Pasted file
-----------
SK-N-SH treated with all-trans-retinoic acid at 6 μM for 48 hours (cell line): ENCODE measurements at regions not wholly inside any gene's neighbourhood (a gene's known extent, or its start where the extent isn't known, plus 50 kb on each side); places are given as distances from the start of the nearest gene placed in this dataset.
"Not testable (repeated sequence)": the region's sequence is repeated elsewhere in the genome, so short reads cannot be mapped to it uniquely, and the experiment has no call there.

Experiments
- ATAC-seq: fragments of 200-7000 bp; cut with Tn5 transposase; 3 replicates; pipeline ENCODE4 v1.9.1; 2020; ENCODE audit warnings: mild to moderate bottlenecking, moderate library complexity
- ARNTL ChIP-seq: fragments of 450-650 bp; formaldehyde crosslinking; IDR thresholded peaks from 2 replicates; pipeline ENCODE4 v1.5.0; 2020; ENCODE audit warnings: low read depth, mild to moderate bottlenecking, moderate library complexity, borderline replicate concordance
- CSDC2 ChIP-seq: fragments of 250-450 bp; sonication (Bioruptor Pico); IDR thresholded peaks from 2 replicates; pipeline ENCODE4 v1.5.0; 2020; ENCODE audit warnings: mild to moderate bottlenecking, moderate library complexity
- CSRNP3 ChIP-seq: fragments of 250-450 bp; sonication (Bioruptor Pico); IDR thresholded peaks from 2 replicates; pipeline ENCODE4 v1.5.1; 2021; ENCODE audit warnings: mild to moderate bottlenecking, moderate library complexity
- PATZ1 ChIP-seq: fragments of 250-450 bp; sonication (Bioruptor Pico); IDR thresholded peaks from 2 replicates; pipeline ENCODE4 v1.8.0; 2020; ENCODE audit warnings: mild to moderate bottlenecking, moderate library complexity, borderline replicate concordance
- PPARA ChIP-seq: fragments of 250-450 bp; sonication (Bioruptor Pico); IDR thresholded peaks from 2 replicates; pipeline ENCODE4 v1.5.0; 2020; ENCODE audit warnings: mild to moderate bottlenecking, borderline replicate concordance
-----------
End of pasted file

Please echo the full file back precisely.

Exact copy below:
SK-N-SH treated with all-trans-retinoic acid at 6 μM for 48 hours (cell line): ENCODE measurements at regions not wholly inside any gene's neighbourhood (a gene's known extent, or its start where the extent isn't known, plus 50 kb on each side); places are given as distances from the start of the nearest gene placed in this dataset.
"Not testable (repeated sequence)": the region's sequence is repeated elsewhere in the genome, so short reads cannot be mapped to it uniquely, and the experiment has no call there.

Experiments
- ATAC-seq: fragments of 200-7000 bp; cut with Tn5 transposase; 3 replicates; pipeline ENCODE4 v1.9.1; 2020; ENCODE audit warnings: mild to moderate bottlenecking, moderate library complexity
- ARNTL ChIP-seq: fragments of 450-650 bp; formaldehyde crosslinking; IDR thresholded peaks from 2 replicates; pipeline ENCODE4 v1.5.0; 2020; ENCODE audit warnings: low read depth, mild to moderate bottlenecking, moderate library complexity, borderline replicate concordance
- CSDC2 ChIP-seq: fragments of 250-450 bp; sonication (Bioruptor Pico); IDR thresholded peaks from 2 replicates; pipeline ENCODE4 v1.5.0; 2020; ENCODE audit warnings: mild to moderate bottlenecking, moderate library complexity
- CSRNP3 ChIP-seq: fragments of 250-450 bp; sonication (Bioruptor Pico); IDR thresholded peaks from 2 replicates; pipeline ENCODE4 v1.5.1; 2021; ENCODE audit warnings: mild to moderate bottlenecking, moderate library complexity
- PATZ1 ChIP-seq: fragments of 250-450 bp; sonication (Bioruptor Pico); IDR thresholded peaks from 2 replicates; pipeline ENCODE4 v1.8.0; 2020; ENCODE audit warnings: mild to moderate bottlenecking, moderate library complexity, borderline replicate concordance
- PPARA ChIP-seq: fragments of 250-450 bp; sonication (Bioruptor Pico); IDR thresholded peaks from 2 replicates; pipeline ENCODE4 v1.5.0; 2020; ENCODE audit warnings: mild to moderate bottlenecking, borderline replicate concordance